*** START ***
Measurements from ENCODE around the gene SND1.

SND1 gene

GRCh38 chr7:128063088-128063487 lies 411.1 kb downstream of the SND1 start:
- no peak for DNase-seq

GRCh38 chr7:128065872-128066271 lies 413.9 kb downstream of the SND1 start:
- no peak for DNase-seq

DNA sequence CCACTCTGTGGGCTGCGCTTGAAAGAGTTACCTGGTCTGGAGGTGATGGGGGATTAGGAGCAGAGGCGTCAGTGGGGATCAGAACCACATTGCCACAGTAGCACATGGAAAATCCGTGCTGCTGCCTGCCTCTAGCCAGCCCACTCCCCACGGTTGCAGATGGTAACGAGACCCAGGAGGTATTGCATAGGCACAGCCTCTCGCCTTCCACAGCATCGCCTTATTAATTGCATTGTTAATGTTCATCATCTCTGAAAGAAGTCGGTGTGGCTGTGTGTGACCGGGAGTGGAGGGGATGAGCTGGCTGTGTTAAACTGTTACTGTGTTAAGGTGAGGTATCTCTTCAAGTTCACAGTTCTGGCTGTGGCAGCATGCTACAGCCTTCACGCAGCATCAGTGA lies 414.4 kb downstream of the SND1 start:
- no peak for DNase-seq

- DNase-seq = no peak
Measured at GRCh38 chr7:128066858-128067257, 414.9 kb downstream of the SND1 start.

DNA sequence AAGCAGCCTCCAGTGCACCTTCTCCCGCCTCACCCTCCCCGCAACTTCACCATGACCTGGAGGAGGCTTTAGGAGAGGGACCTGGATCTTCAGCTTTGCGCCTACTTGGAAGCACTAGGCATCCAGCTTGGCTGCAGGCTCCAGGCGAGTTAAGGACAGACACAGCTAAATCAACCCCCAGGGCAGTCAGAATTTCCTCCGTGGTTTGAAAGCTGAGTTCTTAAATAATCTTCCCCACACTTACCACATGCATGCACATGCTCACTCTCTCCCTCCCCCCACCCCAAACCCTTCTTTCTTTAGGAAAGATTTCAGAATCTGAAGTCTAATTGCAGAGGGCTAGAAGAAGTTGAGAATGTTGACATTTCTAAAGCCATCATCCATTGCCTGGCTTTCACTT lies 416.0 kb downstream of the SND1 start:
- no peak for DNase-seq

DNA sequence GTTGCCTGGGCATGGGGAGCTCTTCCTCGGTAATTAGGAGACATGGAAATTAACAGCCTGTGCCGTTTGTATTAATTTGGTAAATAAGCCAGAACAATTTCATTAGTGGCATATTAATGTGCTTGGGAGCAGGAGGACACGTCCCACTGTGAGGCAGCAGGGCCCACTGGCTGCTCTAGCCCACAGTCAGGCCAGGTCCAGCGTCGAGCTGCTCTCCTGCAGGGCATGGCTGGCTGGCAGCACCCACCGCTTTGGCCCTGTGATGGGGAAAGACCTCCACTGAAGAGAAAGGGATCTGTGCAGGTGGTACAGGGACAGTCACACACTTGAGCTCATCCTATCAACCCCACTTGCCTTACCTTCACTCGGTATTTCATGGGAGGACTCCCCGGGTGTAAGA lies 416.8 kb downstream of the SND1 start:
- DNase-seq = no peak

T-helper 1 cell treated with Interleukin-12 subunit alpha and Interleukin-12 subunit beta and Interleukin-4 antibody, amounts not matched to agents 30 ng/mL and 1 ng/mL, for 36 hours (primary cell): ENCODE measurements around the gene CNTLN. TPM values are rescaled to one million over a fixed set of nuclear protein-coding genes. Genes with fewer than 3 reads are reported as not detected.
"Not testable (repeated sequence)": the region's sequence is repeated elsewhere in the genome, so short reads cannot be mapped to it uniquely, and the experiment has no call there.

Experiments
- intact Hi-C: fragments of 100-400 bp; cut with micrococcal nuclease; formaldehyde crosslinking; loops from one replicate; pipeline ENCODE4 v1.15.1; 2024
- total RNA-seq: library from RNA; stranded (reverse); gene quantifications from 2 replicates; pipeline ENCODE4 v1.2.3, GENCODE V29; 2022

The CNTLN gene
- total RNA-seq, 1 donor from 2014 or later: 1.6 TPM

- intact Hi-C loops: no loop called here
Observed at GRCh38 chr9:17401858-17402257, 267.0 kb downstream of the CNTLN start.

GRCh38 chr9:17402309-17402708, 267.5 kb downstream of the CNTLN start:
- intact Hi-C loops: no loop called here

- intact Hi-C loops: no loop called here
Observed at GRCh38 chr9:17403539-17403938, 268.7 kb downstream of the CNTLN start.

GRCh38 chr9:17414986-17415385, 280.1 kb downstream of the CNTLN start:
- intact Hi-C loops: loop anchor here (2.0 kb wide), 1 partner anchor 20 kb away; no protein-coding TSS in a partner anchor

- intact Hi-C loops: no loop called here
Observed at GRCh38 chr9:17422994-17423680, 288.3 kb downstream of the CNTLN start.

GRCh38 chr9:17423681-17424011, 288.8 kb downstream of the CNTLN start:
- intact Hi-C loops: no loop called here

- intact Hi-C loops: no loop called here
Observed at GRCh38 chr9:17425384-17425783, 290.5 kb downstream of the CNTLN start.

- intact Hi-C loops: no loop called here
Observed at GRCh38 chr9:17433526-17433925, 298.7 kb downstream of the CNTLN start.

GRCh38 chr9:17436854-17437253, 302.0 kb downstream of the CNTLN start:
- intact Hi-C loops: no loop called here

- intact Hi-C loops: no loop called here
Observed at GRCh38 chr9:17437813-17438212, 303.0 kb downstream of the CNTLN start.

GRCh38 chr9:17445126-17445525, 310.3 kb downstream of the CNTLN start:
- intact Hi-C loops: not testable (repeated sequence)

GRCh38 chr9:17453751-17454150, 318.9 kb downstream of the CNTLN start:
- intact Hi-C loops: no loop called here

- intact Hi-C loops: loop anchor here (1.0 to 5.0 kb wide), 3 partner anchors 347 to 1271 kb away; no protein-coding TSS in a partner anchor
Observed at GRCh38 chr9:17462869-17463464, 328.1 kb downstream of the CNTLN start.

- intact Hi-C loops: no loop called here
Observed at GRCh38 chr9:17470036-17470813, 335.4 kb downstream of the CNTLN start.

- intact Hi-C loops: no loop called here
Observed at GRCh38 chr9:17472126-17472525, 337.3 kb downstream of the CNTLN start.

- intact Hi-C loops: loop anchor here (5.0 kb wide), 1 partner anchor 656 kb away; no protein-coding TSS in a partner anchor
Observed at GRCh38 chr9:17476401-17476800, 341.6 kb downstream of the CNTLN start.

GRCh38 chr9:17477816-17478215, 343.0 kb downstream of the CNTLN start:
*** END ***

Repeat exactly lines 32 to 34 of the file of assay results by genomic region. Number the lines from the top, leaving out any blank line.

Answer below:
GRCh38 chr9:17423681-17424011, 288.8 kb downstream of the CNTLN start:
- intact Hi-C loops: no loop called here

- intact Hi-C loops: no loop called here